Archive for October 13th, 2008

Nobel Prize Economics 2008 goes to Paul Krugman

October 13, 2008

Paul Krugman gets the prize for his work on International Trade and Economic Geography.

Here is the press release, information for public and literature review of his work.


It is time I update this post. I have come across a lot of posts on Krugman, his work, criticism etc. Let me add my views and point to loads of interesting stuff.

I took note of  Krugman for his work on Currency Crisis. His work on currency crisis and near perfect diagnosis and prediction of impending crisis in South East Asia was simply superb. I knew he is always in line for “The Prize” for his work on international trade but didn’t know much about it. The Nobel Prize Committee explains his work in this superb short note- information for public.

Reading Krugman is never easy. He doesn’t mince words and is a bit too straight forward. Economists disagree about everything but if you have Krugman not on your side, you have had it. He just rips you apart. If his getting the prize was a question of not whether but when, Krugman getting the criticism was not a question at all.

There are couple of criticisms. One, why did Krugman get the Prize alone (see this for a debate)? As it has been predicted for a long time now, if the Nobel Committee decides to award the prize for international trade it would go to the trio- Jagdish Bhagwati,  Avinash Dixit and Paul Krugman. 

Jagdish Bhagwati has been on the Nobel list for a long time and this has been acknowledged by many economists. He has been the lone crusader for free trade and for a long long time. Both Dixit and Krugman have moved to otehr areas but Bhagwati has stuck to trade. If someone has to get the prize for international trade, Bhagwati is at tops. Moreover, Bhagwati has been Krugman’s adviser and even published Krugman’s landmark 1979 paper – Increasing Returns, Monopolistic Competition, and International Trade. Krugamn’s model in this paper was largely based on Avinash Dixit and Joseph Stiglitz paper written in 1977 – Monopolistic Competition and Optimum Product Diversity.

Though both Bhagwati and Dixit have praised Krugman umpteen times (See this for Bhagwati’s praise and this for Dixit), I am sure they and others would be disappointed as well. Though, Rodrik in his post says he knew Krugman was the only one.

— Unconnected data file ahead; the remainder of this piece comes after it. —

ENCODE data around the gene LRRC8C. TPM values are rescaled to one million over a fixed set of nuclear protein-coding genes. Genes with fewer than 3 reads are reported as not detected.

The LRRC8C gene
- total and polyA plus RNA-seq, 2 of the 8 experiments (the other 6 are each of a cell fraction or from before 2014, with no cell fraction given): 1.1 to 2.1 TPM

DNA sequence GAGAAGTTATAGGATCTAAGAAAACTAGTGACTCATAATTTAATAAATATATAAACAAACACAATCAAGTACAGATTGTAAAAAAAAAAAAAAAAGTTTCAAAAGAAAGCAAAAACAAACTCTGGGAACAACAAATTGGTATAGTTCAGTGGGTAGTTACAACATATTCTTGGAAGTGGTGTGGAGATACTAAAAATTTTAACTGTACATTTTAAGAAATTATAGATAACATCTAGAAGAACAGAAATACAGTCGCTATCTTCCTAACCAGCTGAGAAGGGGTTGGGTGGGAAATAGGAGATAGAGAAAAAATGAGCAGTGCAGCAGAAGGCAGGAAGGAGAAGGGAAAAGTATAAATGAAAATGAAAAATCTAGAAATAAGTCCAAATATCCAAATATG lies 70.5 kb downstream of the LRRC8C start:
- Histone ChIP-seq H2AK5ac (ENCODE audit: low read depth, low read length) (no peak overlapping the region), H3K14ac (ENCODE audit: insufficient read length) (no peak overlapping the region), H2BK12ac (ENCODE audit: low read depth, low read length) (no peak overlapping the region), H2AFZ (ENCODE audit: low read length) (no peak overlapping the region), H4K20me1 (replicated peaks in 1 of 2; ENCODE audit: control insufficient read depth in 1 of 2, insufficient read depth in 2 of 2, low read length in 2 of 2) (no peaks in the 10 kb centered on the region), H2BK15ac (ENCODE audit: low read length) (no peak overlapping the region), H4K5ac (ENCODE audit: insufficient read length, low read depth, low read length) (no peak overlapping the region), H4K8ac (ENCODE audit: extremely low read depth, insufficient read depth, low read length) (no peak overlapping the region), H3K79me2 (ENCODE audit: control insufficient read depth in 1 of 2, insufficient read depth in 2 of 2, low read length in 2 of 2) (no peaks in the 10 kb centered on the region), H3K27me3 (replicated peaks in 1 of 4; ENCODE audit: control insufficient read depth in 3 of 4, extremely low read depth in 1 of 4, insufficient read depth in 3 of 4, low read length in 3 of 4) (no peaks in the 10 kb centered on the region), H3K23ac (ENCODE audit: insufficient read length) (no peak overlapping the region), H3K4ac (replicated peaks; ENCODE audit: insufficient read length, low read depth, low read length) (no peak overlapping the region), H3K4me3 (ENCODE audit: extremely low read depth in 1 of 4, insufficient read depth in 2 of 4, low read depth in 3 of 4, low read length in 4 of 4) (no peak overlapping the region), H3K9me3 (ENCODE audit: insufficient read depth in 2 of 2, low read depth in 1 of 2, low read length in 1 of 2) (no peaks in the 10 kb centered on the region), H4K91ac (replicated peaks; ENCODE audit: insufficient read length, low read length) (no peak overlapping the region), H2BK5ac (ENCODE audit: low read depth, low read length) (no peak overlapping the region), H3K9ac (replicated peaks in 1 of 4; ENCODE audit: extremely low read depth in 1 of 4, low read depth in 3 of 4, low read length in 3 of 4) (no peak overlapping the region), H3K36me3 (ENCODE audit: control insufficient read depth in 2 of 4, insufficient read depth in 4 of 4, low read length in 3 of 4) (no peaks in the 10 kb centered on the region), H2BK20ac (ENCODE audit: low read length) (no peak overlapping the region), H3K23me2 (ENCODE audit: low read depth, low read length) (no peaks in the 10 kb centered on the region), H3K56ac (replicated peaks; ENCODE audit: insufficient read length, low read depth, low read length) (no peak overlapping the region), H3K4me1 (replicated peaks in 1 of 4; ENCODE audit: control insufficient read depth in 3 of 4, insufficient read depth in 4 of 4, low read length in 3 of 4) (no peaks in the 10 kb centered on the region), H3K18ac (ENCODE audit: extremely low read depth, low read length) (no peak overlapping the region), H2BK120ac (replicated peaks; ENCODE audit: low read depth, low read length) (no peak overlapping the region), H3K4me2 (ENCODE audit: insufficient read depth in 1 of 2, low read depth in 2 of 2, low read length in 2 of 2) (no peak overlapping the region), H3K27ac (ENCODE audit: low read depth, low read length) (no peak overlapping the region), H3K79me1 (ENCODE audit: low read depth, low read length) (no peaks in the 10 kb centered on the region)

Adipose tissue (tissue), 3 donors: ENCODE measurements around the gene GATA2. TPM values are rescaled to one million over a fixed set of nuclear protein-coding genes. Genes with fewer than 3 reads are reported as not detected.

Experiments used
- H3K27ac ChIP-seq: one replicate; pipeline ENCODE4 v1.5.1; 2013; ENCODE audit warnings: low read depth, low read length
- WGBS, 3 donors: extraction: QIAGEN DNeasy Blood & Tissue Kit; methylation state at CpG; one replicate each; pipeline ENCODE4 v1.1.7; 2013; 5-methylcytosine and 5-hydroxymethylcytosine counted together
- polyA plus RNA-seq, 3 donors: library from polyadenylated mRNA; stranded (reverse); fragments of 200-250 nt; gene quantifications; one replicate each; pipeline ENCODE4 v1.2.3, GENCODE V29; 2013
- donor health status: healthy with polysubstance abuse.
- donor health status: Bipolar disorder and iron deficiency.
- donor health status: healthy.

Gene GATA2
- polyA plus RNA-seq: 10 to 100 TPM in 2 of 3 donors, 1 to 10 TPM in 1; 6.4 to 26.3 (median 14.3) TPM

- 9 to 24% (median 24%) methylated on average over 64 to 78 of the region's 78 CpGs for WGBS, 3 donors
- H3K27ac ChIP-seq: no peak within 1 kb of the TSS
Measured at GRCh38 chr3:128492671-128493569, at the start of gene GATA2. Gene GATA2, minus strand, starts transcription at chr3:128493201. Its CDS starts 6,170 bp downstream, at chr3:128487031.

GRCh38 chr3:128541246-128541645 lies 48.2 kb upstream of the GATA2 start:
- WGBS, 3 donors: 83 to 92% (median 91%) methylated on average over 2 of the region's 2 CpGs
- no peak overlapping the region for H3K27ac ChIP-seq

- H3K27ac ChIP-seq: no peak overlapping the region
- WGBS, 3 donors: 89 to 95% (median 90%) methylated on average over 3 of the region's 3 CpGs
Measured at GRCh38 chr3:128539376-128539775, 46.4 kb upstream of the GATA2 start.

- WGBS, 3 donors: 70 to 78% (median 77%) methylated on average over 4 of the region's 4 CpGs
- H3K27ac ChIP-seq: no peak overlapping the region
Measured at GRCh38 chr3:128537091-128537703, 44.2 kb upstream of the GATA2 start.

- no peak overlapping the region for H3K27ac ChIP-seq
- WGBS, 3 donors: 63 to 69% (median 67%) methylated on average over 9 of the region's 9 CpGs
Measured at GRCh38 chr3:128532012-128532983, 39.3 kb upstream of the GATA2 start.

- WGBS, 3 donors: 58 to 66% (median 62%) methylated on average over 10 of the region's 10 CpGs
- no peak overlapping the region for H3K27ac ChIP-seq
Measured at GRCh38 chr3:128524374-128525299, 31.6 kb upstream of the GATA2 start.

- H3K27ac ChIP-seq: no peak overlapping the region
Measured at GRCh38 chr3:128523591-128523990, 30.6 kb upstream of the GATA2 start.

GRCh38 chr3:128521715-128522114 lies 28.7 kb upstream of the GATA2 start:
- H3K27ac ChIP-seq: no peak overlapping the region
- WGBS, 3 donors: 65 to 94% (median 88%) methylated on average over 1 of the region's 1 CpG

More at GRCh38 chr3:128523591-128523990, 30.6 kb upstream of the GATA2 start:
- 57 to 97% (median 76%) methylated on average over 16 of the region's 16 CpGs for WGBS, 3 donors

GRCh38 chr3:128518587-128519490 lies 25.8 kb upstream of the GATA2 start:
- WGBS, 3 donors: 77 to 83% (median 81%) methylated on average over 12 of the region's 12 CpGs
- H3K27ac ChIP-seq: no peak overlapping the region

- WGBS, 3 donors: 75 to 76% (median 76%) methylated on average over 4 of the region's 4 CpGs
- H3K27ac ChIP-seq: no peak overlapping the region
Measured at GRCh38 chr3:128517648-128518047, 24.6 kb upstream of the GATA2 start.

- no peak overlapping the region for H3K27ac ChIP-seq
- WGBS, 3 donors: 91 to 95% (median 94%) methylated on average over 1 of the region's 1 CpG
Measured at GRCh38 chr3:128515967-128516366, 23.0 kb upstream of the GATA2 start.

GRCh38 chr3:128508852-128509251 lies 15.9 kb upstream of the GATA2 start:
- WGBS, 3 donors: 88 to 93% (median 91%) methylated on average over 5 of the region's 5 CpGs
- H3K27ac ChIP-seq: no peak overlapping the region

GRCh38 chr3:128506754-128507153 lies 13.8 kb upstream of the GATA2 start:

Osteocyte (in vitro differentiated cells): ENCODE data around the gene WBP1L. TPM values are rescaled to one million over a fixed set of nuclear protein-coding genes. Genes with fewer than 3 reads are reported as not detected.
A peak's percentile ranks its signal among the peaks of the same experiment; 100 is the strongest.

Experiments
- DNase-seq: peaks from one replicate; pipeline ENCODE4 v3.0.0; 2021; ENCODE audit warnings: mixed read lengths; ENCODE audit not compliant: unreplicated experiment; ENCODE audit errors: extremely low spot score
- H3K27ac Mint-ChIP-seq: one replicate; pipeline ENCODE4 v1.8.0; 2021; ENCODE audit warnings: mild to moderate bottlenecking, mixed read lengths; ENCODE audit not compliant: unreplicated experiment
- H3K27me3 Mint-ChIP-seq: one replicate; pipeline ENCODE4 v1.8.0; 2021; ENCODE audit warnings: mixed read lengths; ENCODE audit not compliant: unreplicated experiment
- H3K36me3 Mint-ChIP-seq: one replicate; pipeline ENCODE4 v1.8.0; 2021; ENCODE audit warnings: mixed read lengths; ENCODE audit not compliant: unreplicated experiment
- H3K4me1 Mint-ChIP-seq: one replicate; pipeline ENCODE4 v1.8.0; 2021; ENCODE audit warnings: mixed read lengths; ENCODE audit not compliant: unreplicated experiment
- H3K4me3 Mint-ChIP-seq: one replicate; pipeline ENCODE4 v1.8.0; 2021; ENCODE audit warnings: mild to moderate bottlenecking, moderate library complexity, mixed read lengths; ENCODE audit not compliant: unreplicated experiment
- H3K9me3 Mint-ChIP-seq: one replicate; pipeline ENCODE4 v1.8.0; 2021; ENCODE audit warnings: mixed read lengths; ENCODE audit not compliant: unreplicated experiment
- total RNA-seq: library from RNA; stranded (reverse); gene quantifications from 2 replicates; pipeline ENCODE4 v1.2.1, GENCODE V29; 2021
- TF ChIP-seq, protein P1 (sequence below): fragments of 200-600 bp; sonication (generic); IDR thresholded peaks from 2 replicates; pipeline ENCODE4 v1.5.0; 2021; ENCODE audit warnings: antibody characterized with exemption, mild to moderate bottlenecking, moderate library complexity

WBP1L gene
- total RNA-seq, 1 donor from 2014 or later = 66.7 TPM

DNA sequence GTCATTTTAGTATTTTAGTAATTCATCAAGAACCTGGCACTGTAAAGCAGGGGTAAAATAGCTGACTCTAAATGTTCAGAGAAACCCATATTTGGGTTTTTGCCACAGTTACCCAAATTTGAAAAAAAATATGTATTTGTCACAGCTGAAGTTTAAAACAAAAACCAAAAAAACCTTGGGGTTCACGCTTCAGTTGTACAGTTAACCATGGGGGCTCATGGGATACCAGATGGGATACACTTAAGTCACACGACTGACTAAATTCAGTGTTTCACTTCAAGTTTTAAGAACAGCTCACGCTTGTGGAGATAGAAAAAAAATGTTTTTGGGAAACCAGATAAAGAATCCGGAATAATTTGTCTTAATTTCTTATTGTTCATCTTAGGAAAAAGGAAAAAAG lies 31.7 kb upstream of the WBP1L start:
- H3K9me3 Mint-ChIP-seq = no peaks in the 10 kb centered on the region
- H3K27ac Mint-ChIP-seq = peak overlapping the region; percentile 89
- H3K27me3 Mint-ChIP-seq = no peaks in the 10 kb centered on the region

Actually, Bhagwati and Dixit should just ignore the Nobel Committee and carry on with their work (they have actually been doing the same). The selection for the prize is highly unknown. Sometimes, it is given to Economists for work done long long ago (On reading David Warsh’s Economic Principals one realises that 1989 winner Trygve Haavelmo had taken more keenly to fishing than economics, similarly work by Nash and Mundell was done in their early 20’s ). Sometimes it is given to economists who are too old (William Vickrey, Leonid Hurwicz) and the prize money is useless for them. Sometimes the award is given too late and one of the main founder of the area of work is no more. It is ridiculous to imagine no Fisher Black in the prize for option pricing model, no Amos Tversky for his work on behavioral economics etc).

Another criticism is that people feel Krugman as an economist is dead (thanks to Neeraj for the pointer; see this as well; this as well). They say Krugman is no more an economist but a political columnist and has done little in past 10 years. Samuelson in a light humor before the prize, saidhe was more disappointed with Pulitzer committee than Nobel Committee for not honoring Krugman. Quite a few Economists write a column in newspapers and magazines but they don’t give up economic research. Krugman did the opposite and hence the treatment. Dixit in his recent piece in, defends Krugman and says the prize is for economics not polemics 🙂 . Actually, I don’t understand this criticism at all.  Though, Nobel Committee recognises Krugman’s columns and his blog, the prize is above all for his work in economics.